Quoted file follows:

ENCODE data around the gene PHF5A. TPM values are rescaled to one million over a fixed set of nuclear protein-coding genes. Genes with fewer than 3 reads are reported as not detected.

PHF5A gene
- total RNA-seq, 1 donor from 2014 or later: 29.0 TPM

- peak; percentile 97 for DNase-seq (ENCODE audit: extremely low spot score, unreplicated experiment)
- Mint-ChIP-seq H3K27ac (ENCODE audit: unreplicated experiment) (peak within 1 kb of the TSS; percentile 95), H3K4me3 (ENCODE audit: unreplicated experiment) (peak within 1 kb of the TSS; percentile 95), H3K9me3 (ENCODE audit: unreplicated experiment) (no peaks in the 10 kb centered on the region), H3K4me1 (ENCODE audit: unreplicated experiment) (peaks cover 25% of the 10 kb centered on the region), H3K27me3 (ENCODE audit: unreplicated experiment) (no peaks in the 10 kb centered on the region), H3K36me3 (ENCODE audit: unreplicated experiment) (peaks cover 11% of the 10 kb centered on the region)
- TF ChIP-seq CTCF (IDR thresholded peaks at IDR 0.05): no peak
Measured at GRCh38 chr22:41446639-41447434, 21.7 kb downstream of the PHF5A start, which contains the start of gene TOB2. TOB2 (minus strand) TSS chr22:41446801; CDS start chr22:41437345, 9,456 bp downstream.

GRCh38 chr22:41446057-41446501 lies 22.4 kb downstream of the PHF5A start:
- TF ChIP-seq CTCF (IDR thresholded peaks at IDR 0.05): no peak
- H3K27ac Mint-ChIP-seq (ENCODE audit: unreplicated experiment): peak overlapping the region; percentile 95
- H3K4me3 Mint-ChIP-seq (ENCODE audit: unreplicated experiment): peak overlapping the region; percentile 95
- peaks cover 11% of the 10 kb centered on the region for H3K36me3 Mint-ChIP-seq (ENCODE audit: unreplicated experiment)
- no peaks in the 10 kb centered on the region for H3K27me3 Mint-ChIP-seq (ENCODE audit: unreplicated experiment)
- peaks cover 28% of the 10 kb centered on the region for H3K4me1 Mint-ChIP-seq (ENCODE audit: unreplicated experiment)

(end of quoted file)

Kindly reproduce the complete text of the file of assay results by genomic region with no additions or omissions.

ENCODE data around the gene PHF5A. TPM values are rescaled to one million over a fixed set of nuclear protein-coding genes. Genes with fewer than 3 reads are reported as not detected.

PHF5A gene
- total RNA-seq, 1 donor from 2014 or later: 29.0 TPM

- peak; percentile 97 for DNase-seq (ENCODE audit: extremely low spot score, unreplicated experiment)
- Mint-ChIP-seq H3K27ac (ENCODE audit: unreplicated experiment) (peak within 1 kb of the TSS; percentile 95), H3K4me3 (ENCODE audit: unreplicated experiment) (peak within 1 kb of the TSS; percentile 95), H3K9me3 (ENCODE audit: unreplicated experiment) (no peaks in the 10 kb centered on the region), H3K4me1 (ENCODE audit: unreplicated experiment) (peaks cover 25% of the 10 kb centered on the region), H3K27me3 (ENCODE audit: unreplicated experiment) (no peaks in the 10 kb centered on the region), H3K36me3 (ENCODE audit: unreplicated experiment) (peaks cover 11% of the 10 kb centered on the region)
- TF ChIP-seq CTCF (IDR thresholded peaks at IDR 0.05): no peak
Measured at GRCh38 chr22:41446639-41447434, 21.7 kb downstream of the PHF5A start, which contains the start of gene TOB2. TOB2 (minus strand) TSS chr22:41446801; CDS start chr22:41437345, 9,456 bp downstream.

GRCh38 chr22:41446057-41446501 lies 22.4 kb downstream of the PHF5A start:
- TF ChIP-seq CTCF (IDR thresholded peaks at IDR 0.05): no peak
- H3K27ac Mint-ChIP-seq (ENCODE audit: unreplicated experiment): peak overlapping the region; percentile 95
- H3K4me3 Mint-ChIP-seq (ENCODE audit: unreplicated experiment): peak overlapping the region; percentile 95
- peaks cover 11% of the 10 kb centered on the region for H3K36me3 Mint-ChIP-seq (ENCODE audit: unreplicated experiment)
- no peaks in the 10 kb centered on the region for H3K27me3 Mint-ChIP-seq (ENCODE audit: unreplicated experiment)
- peaks cover 28% of the 10 kb centered on the region for H3K4me1 Mint-ChIP-seq (ENCODE audit: unreplicated experiment)